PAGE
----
ODDS & ENDS
[Mr. White introducing M to his organization Quantum]
Mr. White: The first thing you should know about us is…we have people everywhere. Right?
Most Memorable Moment:
Since none of the big action set-pieces made much of an impact on me, I’m partial to the opera sequence in Bregenz, Austria where Bond infiltrates a secret meeting between Quantum members as they conduct a meeting while watching the opera. Suspenseful and straight out of the SPECTRE handbook, the sequence harkens to the old days of Bond where SPECTRE members used to meet in cold rooms to discuss the destruction of the world. Forster’s decision to use the opera and play it over the action sequence that follows the sequence was a very effective one.
Most Cringe-Worthy Moment:
Bond’s cringe-worthy seduction of Agent Strawberry Fields, who after finding Bond repulsive, has no trouble jumping into his bed when he secures them a fancy suite.
Most Touching Moment:
A running theme of the movie is vengeance and pain. Throughout Quantum of Solace, composer David Arnold peppers “Vesper’s Theme,” his love theme from Casino Royale into various moments of the film. At the end of the movie, when Bond finally apprehends the man responsible for blackmailing Vesper, he drops her necklace into the snow, and walks away, signifying that he has finally overcome his grief and is able to move on. As the camera lingers on the necklace in the snow, Vesper’s theme plays one final time, thus bringing to close, a two-film arc.
[Agent Strawberry Fields takes James Bond and Rene Mathis to a little motel that they will be spending the night at before being flown to London the next day]
James Bond: [at a dirty, small motel] What are we doing?
Strawberry Fields: We’re teachers on sabbatical. This fits our cover.
James Bond: No it doesn’t. I’d rather stay at a morgue. Come on.
[they go to a ritzy hotel]
James Bond: [to the hotel receptionist] Hello. We’re teachers on sabbatical and we’ve just won the lottery.
Most Shocking/Outrageous Moment:
When trying to protect Bond from a pair of corrupt police officers in Bolivia, Rene Mathis is shot dead right in front of Bond and Camille. As Mathis dies, he asks Bond to stay with him until he is dead. Just before he dies, he reminds Bond that he needs to forgive Vesper and forgive himself too. As Vesper’s Theme plays, Bond carries Mathis’ body to a garbage dumpster and coldly throws him there. Before he leaves, he makes sure to take his money, just to give people the impression that Mathis was robbed and killed. When a shocked Camille asks him if this is how he treats his friends, Bond coldly replies, “He wouldn’t care.” It’s an incredibly brutal scene in an already dark movie.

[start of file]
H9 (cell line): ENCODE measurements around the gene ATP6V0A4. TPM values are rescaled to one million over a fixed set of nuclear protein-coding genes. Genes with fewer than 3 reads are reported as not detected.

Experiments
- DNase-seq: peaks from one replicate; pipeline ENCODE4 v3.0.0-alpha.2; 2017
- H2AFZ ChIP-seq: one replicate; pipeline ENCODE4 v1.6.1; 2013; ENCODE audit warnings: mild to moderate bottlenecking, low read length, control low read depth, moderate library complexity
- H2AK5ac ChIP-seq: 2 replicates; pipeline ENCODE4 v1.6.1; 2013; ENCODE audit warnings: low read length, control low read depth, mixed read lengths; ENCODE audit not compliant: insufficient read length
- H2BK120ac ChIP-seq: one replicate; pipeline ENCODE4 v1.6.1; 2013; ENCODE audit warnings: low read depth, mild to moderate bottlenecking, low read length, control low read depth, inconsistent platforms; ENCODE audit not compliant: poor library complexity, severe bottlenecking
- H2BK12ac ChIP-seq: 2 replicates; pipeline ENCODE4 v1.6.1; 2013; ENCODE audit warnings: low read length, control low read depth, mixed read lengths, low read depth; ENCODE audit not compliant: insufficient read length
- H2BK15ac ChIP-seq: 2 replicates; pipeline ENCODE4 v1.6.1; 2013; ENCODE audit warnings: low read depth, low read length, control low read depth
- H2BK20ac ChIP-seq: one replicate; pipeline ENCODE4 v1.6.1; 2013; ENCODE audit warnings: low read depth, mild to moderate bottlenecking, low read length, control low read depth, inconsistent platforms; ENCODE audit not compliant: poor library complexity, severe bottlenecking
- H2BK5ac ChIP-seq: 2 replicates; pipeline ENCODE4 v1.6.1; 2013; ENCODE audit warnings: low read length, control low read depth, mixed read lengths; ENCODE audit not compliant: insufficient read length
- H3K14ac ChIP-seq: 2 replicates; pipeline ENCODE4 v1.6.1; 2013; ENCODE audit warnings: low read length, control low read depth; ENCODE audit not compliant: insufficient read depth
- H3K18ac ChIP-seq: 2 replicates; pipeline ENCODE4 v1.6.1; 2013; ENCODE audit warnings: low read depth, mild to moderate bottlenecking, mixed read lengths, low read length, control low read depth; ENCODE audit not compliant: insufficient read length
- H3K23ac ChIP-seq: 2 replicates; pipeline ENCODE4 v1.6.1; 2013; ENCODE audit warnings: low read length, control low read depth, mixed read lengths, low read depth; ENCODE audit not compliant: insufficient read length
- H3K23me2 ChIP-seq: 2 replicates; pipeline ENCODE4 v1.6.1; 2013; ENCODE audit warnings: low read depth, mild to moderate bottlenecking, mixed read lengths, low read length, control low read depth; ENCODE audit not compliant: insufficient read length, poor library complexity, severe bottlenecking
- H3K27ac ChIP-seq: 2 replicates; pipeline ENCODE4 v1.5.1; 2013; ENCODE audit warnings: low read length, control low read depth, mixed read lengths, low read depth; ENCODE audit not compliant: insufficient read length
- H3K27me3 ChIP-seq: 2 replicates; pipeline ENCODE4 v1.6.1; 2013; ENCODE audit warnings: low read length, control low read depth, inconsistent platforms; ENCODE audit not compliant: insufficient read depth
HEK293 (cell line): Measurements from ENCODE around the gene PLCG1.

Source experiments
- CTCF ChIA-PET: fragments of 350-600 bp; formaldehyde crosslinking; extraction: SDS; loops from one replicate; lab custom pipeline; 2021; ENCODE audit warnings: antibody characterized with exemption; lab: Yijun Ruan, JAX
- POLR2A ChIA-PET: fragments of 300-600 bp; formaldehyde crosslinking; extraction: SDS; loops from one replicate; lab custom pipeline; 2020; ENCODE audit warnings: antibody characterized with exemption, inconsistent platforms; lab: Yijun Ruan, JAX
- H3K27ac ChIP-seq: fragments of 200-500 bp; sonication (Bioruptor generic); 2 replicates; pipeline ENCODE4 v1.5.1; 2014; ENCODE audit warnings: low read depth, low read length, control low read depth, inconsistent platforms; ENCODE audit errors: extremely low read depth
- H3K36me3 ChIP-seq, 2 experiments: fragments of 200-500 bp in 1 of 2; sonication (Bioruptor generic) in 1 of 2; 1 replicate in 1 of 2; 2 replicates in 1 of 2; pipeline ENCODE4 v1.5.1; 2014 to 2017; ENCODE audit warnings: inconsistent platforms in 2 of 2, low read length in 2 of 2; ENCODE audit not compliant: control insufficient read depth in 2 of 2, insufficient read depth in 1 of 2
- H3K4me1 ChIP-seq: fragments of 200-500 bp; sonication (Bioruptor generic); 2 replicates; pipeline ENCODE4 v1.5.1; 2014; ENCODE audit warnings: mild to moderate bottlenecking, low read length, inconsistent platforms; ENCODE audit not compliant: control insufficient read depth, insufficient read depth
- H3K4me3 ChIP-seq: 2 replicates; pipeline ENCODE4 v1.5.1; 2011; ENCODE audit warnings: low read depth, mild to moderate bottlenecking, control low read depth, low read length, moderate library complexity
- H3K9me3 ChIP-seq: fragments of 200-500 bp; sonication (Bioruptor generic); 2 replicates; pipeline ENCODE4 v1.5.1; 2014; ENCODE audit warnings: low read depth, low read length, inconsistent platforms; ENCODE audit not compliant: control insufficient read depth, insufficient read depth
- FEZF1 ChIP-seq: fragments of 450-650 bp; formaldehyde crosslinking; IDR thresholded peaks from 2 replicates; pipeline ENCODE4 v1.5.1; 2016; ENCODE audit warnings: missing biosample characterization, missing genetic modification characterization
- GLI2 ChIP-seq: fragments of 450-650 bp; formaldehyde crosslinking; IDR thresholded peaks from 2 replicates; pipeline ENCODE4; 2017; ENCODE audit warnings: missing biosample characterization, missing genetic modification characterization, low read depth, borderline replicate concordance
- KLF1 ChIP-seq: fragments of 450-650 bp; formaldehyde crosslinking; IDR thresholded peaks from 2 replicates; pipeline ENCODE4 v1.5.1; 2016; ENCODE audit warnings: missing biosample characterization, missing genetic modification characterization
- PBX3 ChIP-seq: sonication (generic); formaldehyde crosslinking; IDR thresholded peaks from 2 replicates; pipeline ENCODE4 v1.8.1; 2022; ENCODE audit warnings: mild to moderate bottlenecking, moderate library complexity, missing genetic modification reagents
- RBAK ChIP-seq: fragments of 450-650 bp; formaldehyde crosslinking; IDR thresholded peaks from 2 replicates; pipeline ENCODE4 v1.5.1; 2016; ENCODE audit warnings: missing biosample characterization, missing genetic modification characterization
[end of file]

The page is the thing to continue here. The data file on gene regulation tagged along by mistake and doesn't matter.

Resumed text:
Best Pun/Double Entendre:
[After killing a contact called Slate, Bond calls Bill Tanner]
James Bond: [on the phone to Tanner] Slate was a dead end.
Tanner: He says it was a dead end.
M: Damn! He killed him.
Worst Pun/Double Entendre:
Best Stunt/Action Scene:
In a movie full of incoherent action sequences, I’d probably have to go with post-title sequence action sequence in which Bond chases an MI6 agent who has revealed himself to be a Quantum agent through a bull-fighting festival, then across the rooftops of Siena and finally into a building under construction. The fight ends with Bond and the rival agent dangling from ropes on scaffolding.
Number of Times Bond Has Sex: 1 (Strawberry Fields)
Number of people Bond kills: 16
Bond’s Best Kill: Bond killing a Quantum contact named Slate after a rather vicious Jason Bourne-like hand-to-hand fight in a hotel room in Haiti. After overpowering Slate, Bond brutally stabs the man in the neck, thus killing him. Best of all, he just walks away from the room as if nothing happened.
Locations visited (In order of appearance): Siena, London, Port au Prince, Talamonc, Bregenz, La Paz and Kazan
Misogyny Meter: 3/10
Bond treats Agent Strawberry Fields like a nuisance and then uses her for sex, before dumping her at a party full of criminals. After she is killed due to Bond’s carelessness, M chastises him.
Homophobia Meter: 3/10
Elvis, Greene’s henchman is depicted as an effeminate creep who wears a bowler hat and stares longingly at other men.
Racism Rating: 3/10
The film’s depicts South American military generals as rapists and power-hungry–a cliché straight from a 1980s Arnold Schwarzenegger action movie.
Box Office: $168 million ($190 million adjusted – 13th highest grossing Bond overall)
007 Chronological Listing: 22/24
Director: Marc Forster
Screenwriters: Paul Haggis, Neal Purvis, Robert Wade
Cast: Daniel Craig, Olga Kurylenko, Mathieu Amalric, Judi Dench, Giancarlo Giannini
Producers: Barbara Broccoli, Michael G. Wilson
Running time: 106 minutes
Companies: Sony Pictures, MGM, Eon Productions
Rating: PG-13 for intense sequences of violence and action, and some sexual content